Really Rural

J & J

J&J Auto Coudersport
J&J Auto Coudersport

Monday, October 6, 2008


Car Audio-Alarms-Remote Car Starters
Add a CD Changer to any stereo--Stock or After Market
Custom Installs-Head Units, Subs, Sub Enclosures, Amps
Car Detailing--Alarms--Call for details
Remote Car Starter Sales & Installation Start At $175.00
Stephen Kelly, Jr.
Coudersport, PA---- 814-274-7931

Friday, October 3, 2008

Martha Caldwell-Young's Presentation 9-25-2008


The following information was submitted to the Pennsylvania’s Potter County Commissioners during their regular meeting, open to the public, on September 25, 2008. I appeared before them regarding the county’s draft ordinance for industrial wind energy facilities, to request a 1-mile setback from non-participating landowner property lines. I went in search of documentation to defend this request, and the materials presented were the results of this search. Links to these documents can be found on either of these web pages. Just scroll to the bottom of the article.

Wisconsin has been a proving ground for industrial wind turbines. Much has been documented about their experience. The Large Wind Turbine Citizens Committee from the Town of Union published a Setback Recommendations Report. It is the most comprehensive document I have found to date.

The task of crafting a protective ordinance as well as overseeing construction and long-term operation of wind farms is monumental. Over the past few years, communities across this country have been learning, by trial and error, how to live with wind power. That developers are just now getting to Potter County testifies to the marginal quality of our sustained winds. However, our delayed development also gives us the opportunity to learn from other states so we do not have to repeat their same mistakes. There is no need for us to learn by trial and error – especially because making those same mistakes means that people will get hurt.

My primary concern is that no one gets hurt. Let’s establish as our motto, “first, do no harm.” To that end, I am recommending, in addition to the 1-mile setback, establishment of a wider ring for safety (up to 3-miles) within which families have available to them remedial options should noise, shadow flicker, or blade glint be a problem; whether that means the planting of trees, installation of awnings, or buyouts for those who find life with turbines to be intolerable. For homes within this ring of safety, let the power companies put into escrow an amount equal to the appraised value of homes prior to turbine construction. Escrow funds should be available for the life of the turbine, offering protection to nearby homeowners should the turbine’s operation become more problematic over time. If the owners of these homes decide to sell and cannot sell on the open market, they will be bought-out by the escrow funds. Once the turbine is decommissioned, any unused escrow funds will be returned to the power company. If decisions on setbacks are influenced by power company claims that noise will not be a problem, let them backup their claims with financing to assist families that are affected.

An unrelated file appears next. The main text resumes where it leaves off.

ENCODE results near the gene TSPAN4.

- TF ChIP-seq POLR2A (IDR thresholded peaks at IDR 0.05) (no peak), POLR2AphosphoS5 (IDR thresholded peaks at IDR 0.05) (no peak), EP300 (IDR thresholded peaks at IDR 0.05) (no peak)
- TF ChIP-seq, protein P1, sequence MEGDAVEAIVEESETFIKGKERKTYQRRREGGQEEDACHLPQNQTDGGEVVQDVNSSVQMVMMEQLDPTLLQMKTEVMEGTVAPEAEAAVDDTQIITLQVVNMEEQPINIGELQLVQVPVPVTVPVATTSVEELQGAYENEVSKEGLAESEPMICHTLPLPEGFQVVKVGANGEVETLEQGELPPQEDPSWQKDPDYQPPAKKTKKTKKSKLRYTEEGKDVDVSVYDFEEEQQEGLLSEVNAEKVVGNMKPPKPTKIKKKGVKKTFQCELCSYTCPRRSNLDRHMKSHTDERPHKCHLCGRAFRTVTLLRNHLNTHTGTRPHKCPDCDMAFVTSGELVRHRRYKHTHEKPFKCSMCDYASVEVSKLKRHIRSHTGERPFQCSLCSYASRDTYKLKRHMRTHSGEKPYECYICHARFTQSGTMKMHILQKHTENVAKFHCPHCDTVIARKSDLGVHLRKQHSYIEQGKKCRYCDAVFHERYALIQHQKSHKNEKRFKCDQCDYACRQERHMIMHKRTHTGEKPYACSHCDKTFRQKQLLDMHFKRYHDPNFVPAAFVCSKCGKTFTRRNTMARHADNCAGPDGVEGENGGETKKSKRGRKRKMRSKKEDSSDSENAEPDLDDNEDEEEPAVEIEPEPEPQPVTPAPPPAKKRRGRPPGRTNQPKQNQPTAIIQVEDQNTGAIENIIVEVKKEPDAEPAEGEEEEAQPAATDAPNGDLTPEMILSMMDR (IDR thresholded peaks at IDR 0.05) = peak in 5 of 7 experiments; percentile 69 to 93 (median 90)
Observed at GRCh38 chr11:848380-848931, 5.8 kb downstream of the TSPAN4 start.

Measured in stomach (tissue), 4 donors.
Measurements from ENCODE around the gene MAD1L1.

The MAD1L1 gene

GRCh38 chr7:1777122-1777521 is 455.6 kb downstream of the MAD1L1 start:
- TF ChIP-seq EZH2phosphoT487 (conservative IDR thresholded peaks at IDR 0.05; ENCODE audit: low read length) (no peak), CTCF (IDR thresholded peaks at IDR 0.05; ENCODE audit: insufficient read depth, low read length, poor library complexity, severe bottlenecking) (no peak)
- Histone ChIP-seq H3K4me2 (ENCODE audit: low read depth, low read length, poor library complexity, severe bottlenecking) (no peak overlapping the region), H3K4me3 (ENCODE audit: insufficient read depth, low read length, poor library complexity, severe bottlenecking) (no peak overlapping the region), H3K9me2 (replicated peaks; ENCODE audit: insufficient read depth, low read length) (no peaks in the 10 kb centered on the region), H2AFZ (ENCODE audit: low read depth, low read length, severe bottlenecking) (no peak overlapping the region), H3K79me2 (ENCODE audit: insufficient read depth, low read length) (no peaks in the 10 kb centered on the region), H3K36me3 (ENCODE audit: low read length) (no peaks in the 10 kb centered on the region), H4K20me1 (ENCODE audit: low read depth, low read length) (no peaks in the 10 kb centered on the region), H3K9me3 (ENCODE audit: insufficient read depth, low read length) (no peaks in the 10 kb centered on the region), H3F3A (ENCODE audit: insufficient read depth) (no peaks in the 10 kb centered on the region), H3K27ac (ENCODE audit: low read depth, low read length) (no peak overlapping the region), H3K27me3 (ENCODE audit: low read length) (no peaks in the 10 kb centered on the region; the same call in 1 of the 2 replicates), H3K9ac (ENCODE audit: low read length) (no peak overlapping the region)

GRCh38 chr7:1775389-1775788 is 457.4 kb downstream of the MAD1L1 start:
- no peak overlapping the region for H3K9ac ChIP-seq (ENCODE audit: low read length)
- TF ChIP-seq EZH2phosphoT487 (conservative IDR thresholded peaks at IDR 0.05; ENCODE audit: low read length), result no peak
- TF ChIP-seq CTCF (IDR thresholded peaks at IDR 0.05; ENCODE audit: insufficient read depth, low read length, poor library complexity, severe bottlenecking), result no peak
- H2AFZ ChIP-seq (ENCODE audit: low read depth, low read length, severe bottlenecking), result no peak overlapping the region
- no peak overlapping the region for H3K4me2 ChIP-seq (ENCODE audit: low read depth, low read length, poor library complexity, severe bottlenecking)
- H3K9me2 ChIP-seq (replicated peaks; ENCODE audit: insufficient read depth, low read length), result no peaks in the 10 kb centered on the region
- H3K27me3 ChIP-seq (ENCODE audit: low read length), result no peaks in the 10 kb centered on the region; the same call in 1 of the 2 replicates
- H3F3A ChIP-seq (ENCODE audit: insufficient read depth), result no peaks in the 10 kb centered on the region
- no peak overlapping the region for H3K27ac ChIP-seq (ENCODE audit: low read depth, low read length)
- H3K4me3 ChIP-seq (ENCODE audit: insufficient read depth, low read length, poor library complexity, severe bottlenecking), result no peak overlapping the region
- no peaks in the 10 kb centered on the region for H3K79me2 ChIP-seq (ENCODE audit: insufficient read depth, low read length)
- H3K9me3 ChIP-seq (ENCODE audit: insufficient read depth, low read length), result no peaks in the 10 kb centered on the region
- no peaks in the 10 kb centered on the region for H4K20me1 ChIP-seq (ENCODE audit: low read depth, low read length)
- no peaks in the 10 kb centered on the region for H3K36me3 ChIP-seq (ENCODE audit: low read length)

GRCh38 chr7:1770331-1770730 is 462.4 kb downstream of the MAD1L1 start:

Corporations do risk assessments all the time, and if the risk expense is within acceptable tolerance levels, projects move forward. Our requests for escrow funds to protect those who may be affected are certainly well within tolerance levels and would be acceptable to any power company worth doing business with.

No one knows how turbine noise will behave among the hills and valleys of Potter County. Noise research indicates that turbines can be heard 2 miles away or more. While it may not make sense from an economic development standpoint to establish a 2-mile setback, these statistics do substantiate the need to establish a safety buffer that extends beyond the setback limit. Build into the ordinance the flexibility to assess the actual impact of each turbine that goes on-line. Outline protocols to efficiently address all complaints and remediation steps for those affected beyond their ability to tolerate the impact. Tolerance is different for all people, and it is possible for us to address this diversity.

Noise, shadow flicker, and blade glint must not be trivialized. Noise will affect all living too close, especially at night when winds at ground level are typically quieter than winds aloft. Without ground-level ambient noise, turbine noise is louder at night than during the day. Shadow flicker and blade glint will also affect all living too close. Since this occurs only during the day, our community of retired people is particularly at risk, some of whom are elderly and whose health may be least able to withstand the experience.

As a homeowner within a stone’s throw of open farmland, my preference would be that wind turbines are built far enough away so that I never hear them or see them. I do not look forward to the prospect of having to document the effects of turbine noise on myself and my husband, enduring the time it will take for due process to reach it conclusion. But, I would much prefer having access to due process than to be left swinging the breeze, so to speak. I do not look forward to having to leave a home that I’ve come to love, but I would much prefer being given the financial resources to relocate than to face possibly abandoning my home because noise conditions make it uninhabitable.